Announcing Spirit of Life “WORKship” on Pentecost Sunday, June 9! As a congregation we are going to have a morning of WORKship together. A short worship service will be held beginning at 10am to bless the youth on their upcoming Mission Trip and then WORK around Spirit of Life will begin. Please do not wear your Sunday best, as we will be doing various Spring cleaning jobs. We’ll plan to work until 1:30/2pm and also have a potluck lunch of sandwiches, chips, salads, fruits & dessert. Please go to sign up genius https://www.signupgenius.com/go/4090949ada829abf85-workship and sign up for the job(s) you’d like to do! Please help in any way you are able.
Loving enemies? How’s that working for you?
“You have heard that it was said, ‘You shall love your neighbor and hate your enemy.’ But I say to you, Love your enemies and pray for those who persecute you, so that you may be children of your Father in heaven; for he makes his sun rise on the evil and on the good, and sends rain on the righteous and on the unrighteous. For if you love those who love you, what reward do you have?…”
Recently, we have been confronted in the news with reports of our country justifying the use of torture. In short, we call it something else (enhanced interrogation techniques) and then defend because the end justifies the means. Pastor Rob Bell writes concerning torture, “There’s a debate about this? The issue isn’t just what torture does to the person being tortured, it’s what torturing does to the person doing it. We’re already in trouble when people debate the use of torture as if it’s only about what it does to the enemy. Our own humanity is at stake.”
No doubt, we are in trouble. As Christians who seek to follow in the way of Jesus, I would like to think that we would be bothered by our country’s use of torture, but recent polls suggest otherwise. In a Washington Post/ABC Poll, 69% of white evangelicals supported the use of torture. In contrast, 53% of those who do not identify as religious opposed the use of torture. This is troublesome and a direct reflection on why Millenials want nothing to do with organized religion. How can we better live in the way of Jesus?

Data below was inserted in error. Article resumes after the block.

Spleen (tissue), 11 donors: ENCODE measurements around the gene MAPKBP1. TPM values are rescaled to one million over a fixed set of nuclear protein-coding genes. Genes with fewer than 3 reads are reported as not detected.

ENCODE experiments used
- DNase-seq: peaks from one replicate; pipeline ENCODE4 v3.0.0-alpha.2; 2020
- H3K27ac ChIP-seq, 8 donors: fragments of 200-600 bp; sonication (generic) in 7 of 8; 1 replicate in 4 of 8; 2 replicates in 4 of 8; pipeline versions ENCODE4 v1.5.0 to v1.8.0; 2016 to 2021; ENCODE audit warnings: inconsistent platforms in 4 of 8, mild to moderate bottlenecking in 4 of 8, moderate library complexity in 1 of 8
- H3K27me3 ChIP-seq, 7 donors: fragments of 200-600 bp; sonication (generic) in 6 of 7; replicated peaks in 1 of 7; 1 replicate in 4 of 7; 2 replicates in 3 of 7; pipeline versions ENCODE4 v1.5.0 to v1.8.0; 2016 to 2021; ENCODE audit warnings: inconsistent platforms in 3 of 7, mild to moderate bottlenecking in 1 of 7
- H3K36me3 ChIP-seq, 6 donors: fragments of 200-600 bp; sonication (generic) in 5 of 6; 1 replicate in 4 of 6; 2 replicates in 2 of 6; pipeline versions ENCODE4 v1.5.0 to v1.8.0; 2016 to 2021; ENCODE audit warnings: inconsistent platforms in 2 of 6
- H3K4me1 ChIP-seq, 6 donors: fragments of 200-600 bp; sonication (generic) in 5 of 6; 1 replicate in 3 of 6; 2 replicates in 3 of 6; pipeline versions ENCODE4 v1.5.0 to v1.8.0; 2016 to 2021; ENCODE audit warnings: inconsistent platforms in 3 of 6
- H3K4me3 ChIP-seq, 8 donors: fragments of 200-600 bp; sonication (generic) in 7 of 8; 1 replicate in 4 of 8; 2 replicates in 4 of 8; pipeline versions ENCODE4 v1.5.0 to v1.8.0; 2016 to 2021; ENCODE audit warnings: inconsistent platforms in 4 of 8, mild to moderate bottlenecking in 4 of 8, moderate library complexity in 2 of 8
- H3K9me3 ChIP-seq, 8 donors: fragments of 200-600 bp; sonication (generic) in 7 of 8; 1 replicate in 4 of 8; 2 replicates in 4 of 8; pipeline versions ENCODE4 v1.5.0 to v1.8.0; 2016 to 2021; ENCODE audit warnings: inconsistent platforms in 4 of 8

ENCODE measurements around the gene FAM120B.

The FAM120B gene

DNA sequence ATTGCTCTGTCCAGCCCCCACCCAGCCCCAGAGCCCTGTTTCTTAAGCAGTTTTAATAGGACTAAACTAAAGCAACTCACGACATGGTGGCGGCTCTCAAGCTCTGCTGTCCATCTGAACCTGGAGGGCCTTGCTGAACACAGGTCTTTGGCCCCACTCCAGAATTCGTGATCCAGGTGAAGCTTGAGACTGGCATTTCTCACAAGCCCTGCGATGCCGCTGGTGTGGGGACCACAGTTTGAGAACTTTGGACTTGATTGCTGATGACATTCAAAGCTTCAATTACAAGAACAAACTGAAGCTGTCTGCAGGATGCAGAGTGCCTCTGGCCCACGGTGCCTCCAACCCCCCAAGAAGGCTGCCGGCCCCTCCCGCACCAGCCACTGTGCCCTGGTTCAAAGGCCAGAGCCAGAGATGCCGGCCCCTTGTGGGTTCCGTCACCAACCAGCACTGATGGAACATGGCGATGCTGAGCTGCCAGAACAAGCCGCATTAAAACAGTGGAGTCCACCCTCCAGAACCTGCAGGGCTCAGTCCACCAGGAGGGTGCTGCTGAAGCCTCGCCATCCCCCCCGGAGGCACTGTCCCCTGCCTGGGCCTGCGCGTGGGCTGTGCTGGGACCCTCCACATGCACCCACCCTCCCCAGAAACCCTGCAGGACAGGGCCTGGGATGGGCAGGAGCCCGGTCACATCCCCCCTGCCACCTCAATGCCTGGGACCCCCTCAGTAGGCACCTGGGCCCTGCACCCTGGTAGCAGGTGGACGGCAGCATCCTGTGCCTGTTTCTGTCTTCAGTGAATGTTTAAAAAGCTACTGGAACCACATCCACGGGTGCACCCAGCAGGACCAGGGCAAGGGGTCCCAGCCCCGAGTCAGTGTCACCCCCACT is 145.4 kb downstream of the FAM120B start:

From yesterday’s reading, Jesus says that he didn’t come to replace the law, but to fulfill it. Jesus radically transformed from a worldview of retribution and ‘eye for an eye’ ideology by suggesting we change our hearts. Fulfillment of the law is love. He changes the system from retribution to restoration. Love can break the chain of violence. I would suggest we could look at the inverse of the quote above and say, “The issue isn’t just what love does to the person being loved, it’s what love does to the person doing it.” As much as our influence has the capacity to change those around us, the change starts with me.
And then Jesus continues to provide the street credit to this crazy philosophy by loving all the way to a cross. It’s not easy. Perhaps this is why we still wrestle with this as Christians 2000 years later.
I would love to hear from you. Let’s keep on walking.
From a mom at SOLPC:
This is my son. He loves to play with Transformers, trains and Hot Wheels. He loves the color orange. He loves to eat anything sweet. There is nothing he likes more than swimming or going to the park. He likes church and Sunday school. He is so excited to start kindergarten. We think he is the smartest kid we know.
He’s funny and tries to make friends with every kid he meets. He loves his family and his cousin Jacob. In 8 years he will be a teenager and, here in America, that means he will start to be seen as a threat and dangerous just because of his skin color. Don’t let that happen to my son. He deserves so much more. This has to stop.